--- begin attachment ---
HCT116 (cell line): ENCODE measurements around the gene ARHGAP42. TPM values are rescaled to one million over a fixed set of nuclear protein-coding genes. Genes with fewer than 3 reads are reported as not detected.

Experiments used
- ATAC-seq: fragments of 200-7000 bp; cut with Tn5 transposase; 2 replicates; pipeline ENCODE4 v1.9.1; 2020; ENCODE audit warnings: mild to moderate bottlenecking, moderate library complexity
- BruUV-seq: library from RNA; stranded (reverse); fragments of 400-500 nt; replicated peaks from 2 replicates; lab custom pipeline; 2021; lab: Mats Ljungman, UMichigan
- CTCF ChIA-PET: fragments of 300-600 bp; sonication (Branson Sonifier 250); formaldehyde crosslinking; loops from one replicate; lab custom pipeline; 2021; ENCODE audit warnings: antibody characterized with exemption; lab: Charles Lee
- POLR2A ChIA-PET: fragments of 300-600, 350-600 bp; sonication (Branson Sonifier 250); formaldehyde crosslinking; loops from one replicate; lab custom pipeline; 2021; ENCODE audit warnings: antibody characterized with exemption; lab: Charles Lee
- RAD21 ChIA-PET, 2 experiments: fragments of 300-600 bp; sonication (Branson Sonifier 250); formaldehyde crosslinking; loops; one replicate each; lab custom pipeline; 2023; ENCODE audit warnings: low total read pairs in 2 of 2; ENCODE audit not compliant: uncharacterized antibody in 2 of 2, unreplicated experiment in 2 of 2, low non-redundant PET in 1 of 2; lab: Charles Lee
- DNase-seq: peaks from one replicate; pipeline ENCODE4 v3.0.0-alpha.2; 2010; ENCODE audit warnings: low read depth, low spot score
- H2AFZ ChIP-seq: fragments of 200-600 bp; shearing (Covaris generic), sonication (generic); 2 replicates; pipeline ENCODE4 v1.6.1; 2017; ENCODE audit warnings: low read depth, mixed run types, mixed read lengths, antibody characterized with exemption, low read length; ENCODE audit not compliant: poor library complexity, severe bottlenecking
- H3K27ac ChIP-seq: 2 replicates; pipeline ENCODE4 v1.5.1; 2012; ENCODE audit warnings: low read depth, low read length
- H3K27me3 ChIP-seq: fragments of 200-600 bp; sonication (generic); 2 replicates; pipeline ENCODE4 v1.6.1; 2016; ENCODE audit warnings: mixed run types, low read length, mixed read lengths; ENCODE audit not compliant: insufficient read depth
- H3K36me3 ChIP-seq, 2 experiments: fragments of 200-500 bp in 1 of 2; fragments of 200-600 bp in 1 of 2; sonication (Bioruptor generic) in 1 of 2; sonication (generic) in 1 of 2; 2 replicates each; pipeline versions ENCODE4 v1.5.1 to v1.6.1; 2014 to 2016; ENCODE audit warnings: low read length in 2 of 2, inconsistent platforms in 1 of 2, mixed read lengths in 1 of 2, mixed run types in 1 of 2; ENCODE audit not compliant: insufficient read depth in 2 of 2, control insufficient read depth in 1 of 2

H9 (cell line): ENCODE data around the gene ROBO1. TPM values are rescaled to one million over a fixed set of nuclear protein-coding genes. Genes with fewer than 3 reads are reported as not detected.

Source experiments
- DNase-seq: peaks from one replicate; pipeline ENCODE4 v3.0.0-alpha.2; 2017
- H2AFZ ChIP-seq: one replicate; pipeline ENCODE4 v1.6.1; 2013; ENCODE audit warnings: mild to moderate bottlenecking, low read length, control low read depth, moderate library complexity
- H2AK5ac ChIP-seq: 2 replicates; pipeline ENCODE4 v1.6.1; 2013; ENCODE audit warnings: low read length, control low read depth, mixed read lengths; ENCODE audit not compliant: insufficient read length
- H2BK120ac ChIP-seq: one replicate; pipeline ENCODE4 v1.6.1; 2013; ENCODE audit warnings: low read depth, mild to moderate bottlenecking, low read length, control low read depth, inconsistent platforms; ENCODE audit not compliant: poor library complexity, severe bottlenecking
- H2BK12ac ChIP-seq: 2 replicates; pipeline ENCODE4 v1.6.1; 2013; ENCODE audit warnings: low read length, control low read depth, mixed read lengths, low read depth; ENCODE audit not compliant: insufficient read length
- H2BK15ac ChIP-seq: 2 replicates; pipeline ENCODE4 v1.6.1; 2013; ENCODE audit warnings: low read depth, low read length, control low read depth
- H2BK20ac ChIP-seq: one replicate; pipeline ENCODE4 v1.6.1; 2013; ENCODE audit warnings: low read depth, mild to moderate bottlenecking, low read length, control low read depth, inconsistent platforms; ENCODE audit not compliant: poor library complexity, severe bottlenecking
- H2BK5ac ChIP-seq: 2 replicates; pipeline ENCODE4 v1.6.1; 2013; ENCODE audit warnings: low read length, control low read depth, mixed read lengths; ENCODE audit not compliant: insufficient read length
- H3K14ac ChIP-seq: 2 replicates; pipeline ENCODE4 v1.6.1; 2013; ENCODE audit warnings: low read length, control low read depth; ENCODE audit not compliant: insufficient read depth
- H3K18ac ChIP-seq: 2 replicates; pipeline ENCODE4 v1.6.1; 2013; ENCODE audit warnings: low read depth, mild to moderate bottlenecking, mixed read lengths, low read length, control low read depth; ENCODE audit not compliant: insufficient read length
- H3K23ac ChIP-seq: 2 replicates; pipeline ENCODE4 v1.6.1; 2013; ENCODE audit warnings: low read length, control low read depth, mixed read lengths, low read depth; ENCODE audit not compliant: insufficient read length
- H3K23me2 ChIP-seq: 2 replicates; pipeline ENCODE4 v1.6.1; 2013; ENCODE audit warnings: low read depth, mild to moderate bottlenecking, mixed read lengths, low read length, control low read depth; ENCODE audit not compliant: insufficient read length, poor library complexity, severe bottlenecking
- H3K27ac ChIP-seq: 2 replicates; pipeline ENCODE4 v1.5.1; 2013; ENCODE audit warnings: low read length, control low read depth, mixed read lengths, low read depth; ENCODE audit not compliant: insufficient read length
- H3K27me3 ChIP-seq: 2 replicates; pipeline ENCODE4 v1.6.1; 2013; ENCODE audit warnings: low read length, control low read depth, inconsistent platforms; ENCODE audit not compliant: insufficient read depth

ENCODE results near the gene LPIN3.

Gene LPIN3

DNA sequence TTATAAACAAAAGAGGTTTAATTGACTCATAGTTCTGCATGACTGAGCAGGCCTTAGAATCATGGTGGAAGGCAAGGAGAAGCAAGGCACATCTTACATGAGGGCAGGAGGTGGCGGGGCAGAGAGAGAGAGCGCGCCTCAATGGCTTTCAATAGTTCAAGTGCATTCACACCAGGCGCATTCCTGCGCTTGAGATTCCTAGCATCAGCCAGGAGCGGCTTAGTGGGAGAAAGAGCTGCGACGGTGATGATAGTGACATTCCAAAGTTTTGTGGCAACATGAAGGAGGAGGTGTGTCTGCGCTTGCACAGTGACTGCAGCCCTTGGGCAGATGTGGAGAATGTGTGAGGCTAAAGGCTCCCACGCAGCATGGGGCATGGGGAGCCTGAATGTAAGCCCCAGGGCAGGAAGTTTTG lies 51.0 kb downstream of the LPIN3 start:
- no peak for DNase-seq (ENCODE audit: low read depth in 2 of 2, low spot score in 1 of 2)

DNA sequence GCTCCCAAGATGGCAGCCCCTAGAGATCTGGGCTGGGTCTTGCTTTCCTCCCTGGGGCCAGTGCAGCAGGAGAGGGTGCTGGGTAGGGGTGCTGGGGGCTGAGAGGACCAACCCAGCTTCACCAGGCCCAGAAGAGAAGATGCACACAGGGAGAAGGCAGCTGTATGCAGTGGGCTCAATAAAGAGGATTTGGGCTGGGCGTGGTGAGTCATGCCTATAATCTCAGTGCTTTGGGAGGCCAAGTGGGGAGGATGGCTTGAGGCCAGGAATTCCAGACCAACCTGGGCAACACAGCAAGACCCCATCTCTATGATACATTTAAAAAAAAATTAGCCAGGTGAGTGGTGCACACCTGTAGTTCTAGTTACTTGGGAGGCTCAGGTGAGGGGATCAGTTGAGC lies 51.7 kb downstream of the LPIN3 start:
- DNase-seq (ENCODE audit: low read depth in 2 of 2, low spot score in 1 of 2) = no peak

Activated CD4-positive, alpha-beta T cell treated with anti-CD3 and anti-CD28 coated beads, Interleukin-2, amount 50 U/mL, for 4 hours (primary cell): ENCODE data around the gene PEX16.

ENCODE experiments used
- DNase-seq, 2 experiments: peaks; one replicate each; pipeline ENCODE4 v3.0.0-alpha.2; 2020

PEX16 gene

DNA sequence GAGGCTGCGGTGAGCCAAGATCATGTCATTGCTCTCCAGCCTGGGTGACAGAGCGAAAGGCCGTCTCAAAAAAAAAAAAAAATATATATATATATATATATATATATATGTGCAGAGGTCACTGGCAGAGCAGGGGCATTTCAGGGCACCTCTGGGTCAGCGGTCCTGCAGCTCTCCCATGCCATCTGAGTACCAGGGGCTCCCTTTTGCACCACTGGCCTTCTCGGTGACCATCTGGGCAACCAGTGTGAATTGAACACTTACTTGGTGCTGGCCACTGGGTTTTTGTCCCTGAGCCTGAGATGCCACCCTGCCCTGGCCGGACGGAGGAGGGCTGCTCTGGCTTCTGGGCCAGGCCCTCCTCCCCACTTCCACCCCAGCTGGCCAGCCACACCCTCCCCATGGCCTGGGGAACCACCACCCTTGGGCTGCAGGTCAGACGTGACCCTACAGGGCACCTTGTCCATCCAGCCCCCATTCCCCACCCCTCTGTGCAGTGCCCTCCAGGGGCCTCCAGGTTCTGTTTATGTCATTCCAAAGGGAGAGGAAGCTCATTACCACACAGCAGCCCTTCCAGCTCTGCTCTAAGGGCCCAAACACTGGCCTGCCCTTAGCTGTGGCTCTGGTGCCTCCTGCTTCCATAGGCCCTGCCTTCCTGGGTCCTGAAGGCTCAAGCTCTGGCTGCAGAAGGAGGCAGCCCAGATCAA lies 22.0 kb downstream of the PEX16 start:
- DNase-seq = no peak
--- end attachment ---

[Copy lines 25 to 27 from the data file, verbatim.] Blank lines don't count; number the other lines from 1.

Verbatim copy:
- H3K23ac ChIP-seq: 2 replicates; pipeline ENCODE4 v1.6.1; 2013; ENCODE audit warnings: low read length, control low read depth, mixed read lengths, low read depth; ENCODE audit not compliant: insufficient read length
- H3K23me2 ChIP-seq: 2 replicates; pipeline ENCODE4 v1.6.1; 2013; ENCODE audit warnings: low read depth, mild to moderate bottlenecking, mixed read lengths, low read length, control low read depth; ENCODE audit not compliant: insufficient read length, poor library complexity, severe bottlenecking
- H3K27ac ChIP-seq: 2 replicates; pipeline ENCODE4 v1.5.1; 2013; ENCODE audit warnings: low read length, control low read depth, mixed read lengths, low read depth; ENCODE audit not compliant: insufficient read length